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Victory For Gun Sense: Missouri Moms Demand Action, Students Demand Action Applaud Defeat of Risky Gun Amendments as Legislative Session Closes


Close of Missouri Legislative Session Marks Defeat of Risky AmendmentsInstead of Addressing Elevated Risks of Domestic Violence

During Short Session to Address Coronavirus, Missouri House Attempted to Sneak Through Amendments to Arm More Teachers, Punish Local Law Enforcement for Acting on Gun Violence, and Allow More Guns in K-12 Schools and Daycare Centers 

JEFFERSON CITY, Mo. — Everytown for Gun Safety, Missouri Moms Demand Action and Students Demand Action, both a part of Everytown’s volunteer networks, released the following statement after the Missouri legislature defeated all of the amendments in the House committee substitute for SB 600, including several risky gun amendments that lawmakers attempted to sneak through during the short session to address the coronavirus pandemic.

“Nowadays, everyone is looking for a win —and this is a big one,” said Tara Mueller, a Special Education public elementary school teacher and volunteer leader with the Missouri chapter of Moms Demand Action. “It’s a disgrace that some of our lawmakers thought they could sneak through these extreme and unpopular gun measures during this pandemic. Fortunately, they didn’t get away with it. There is no place for guns in schools, and we’ll keep fighting until lawmakers give up this effort for good.”

“Students don’t want more guns in schools,” said Reed Easterling, a high school student and volunteer with the St. Louis Chapter of Students Demand Action. “We should be able to learn without the fear of a gun in the classroom. Lawmakers should have focused on proven gun violence solutions rather than pushing these sneaky and dangerous amendments.”

In April, lawmakers returned to the statehouse for a short session to address the coronavirus pandemic. Instead of using the opportunity to address the rise in domestic violence risk since the pandemic began, the House adopted three extreme gun amendments onto SB 600 that would have armed more teachers, punished local law enforcement for acting on gun violence, and allowed more guns in sensitive areas like K-12 schools, daycare centers, and bars. SB 774 and SB 523 were also amended with dangerous language that would increase the presence of firearms in K-12 schools. As the legislative session was coming to an end all of the amendments in the House committee substitute for SB 600, including several risky gun amendments, were removed.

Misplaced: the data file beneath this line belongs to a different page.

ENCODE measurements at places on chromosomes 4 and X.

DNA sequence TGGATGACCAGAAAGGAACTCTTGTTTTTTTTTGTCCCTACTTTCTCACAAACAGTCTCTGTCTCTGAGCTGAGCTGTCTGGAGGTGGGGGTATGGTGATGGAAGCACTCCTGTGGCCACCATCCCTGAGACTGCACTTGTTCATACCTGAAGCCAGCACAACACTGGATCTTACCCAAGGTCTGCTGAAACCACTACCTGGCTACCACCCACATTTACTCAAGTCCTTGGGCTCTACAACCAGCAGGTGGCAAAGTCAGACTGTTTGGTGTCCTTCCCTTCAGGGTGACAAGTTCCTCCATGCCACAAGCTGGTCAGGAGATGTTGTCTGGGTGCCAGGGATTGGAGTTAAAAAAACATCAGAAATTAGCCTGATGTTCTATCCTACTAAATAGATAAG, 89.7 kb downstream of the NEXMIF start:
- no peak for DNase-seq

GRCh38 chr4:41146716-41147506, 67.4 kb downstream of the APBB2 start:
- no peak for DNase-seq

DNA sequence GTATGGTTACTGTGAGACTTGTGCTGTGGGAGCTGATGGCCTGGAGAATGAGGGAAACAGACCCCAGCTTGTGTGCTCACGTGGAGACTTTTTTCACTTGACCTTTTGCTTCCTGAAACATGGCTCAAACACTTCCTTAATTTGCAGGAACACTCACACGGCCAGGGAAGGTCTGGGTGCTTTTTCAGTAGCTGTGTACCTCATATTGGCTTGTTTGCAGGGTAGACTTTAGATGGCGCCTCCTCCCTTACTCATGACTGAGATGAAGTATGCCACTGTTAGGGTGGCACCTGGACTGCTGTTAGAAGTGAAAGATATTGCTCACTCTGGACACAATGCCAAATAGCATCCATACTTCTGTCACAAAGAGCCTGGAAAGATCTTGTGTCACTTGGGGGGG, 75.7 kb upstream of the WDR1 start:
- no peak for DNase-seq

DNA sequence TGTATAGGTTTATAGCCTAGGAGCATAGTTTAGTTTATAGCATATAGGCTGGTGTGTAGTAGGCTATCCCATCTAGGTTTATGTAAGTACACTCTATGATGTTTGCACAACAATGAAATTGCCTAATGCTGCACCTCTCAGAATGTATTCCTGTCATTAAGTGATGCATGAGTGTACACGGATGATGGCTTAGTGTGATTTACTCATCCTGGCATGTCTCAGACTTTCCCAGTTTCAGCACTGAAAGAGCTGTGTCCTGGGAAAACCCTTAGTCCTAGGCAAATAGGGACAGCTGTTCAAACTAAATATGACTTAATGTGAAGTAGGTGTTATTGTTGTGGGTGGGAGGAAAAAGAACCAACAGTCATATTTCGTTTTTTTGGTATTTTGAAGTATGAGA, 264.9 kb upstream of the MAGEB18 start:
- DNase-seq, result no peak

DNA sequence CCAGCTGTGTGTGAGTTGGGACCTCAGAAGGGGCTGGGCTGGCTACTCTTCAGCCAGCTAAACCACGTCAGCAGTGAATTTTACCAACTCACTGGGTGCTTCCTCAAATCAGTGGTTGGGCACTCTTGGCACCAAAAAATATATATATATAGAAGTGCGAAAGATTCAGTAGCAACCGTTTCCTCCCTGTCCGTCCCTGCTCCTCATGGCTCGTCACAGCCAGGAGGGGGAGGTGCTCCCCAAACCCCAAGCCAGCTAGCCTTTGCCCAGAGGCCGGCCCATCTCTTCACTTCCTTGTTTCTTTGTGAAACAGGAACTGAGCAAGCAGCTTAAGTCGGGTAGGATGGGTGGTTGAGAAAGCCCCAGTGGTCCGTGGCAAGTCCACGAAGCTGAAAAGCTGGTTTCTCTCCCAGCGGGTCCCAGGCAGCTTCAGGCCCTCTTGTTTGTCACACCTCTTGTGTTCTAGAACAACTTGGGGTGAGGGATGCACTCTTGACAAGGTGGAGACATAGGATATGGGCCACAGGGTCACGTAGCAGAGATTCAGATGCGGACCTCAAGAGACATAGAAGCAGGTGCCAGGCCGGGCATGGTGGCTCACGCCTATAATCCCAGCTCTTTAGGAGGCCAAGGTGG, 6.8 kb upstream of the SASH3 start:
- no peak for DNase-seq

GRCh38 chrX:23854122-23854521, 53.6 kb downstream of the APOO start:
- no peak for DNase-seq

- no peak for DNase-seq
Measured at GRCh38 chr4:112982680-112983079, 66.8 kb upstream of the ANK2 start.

Last week, Everytown and Moms Demand Action held a press call to raise the alarm about three extreme gun measures expected to pass the Missouri House and the dangerous implications they would have for students, teachers, law enforcement, and all Missourians. The press call featured Chief Dan Isom, former St. Louis Police Chief and senior law enforcement adviser to Everytown for Gun Safety; Tara Mueller, and Celena Schmolzi discussing three extreme gun amendments. 

This session, Moms Demand Action and Students Demand Action volunteers made over 900 calls and sent over 2,000 emails to Missouri lawmakers, including over 800 emails and over 450 calls, in addition to numerous tweets, in opposition to the risky amendments.

In February, Missouri Moms Demand Action held its largest advocacy day ever and one of the largest in the country, with over 475 mothers and others, gun-owners and non-gun-owners alike advocating for gun sense. Representing all 34 Senate districts, the advocates urged lawmakers to keep guns out of the hands of domestic abusers through the five bills already introduced— HB 2724, HB 2131, HB 1260, SB 563, and SB 697. Similar legislation passed in Kansas with a 153 to 6 vote— and there is no good reason Missouri’s lawmakers couldn’t pass a similar bill.  

Over 1100 Missourians are shot and killed every year, giving Missouri the fifth highest rate of gun deaths in the United States. From 2014 to 2018, 99 women were fatally shot by an intimate partner in Missouri. The rate of gun deaths in Missouri increased 56 percent in the last decade, compared to an 18 percent increase nationwide. 

Statistics about gun violence in Missouri are available here, and information on how Missouri’s gun laws compare to other states’ overall is available here